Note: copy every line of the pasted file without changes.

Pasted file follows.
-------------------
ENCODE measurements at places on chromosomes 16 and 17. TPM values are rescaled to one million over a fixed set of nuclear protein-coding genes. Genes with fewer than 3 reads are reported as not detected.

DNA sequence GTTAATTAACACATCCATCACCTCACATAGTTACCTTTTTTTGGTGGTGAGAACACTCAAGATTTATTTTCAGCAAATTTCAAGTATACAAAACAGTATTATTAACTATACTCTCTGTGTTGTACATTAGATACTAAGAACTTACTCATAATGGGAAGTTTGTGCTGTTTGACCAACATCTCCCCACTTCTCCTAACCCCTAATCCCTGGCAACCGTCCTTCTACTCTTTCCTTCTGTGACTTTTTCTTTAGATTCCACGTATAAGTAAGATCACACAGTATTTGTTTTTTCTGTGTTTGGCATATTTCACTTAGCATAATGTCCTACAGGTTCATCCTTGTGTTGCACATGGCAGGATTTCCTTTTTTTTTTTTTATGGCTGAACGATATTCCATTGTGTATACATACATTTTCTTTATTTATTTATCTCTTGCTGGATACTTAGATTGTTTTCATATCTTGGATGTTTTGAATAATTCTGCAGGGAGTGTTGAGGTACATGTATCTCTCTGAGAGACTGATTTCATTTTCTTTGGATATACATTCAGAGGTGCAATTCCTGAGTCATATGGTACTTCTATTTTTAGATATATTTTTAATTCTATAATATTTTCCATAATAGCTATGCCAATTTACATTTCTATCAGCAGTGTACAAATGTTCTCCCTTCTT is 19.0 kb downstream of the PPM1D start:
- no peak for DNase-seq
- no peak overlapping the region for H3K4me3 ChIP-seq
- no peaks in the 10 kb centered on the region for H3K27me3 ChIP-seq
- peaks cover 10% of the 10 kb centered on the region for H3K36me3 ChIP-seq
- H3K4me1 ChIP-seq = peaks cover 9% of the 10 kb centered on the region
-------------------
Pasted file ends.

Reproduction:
ENCODE measurements at places on chromosomes 16 and 17. TPM values are rescaled to one million over a fixed set of nuclear protein-coding genes. Genes with fewer than 3 reads are reported as not detected.

DNA sequence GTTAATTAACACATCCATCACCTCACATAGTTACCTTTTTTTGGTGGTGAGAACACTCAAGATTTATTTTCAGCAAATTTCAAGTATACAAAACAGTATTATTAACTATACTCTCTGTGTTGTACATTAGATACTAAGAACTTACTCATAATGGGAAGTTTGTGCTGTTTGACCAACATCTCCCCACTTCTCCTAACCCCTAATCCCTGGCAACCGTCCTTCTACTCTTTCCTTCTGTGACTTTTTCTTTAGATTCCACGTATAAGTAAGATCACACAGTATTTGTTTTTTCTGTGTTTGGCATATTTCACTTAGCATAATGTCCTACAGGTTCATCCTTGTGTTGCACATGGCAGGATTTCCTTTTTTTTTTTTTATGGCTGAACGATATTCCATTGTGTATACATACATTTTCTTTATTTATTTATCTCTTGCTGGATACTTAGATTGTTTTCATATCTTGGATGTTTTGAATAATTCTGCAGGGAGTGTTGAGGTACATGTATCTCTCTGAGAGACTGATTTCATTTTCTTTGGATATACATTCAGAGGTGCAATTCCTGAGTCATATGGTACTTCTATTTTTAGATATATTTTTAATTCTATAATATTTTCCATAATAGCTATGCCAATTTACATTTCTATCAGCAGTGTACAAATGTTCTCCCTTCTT is 19.0 kb downstream of the PPM1D start:
- no peak for DNase-seq
- no peak overlapping the region for H3K4me3 ChIP-seq
- no peaks in the 10 kb centered on the region for H3K27me3 ChIP-seq
- peaks cover 10% of the 10 kb centered on the region for H3K36me3 ChIP-seq
- H3K4me1 ChIP-seq = peaks cover 9% of the 10 kb centered on the region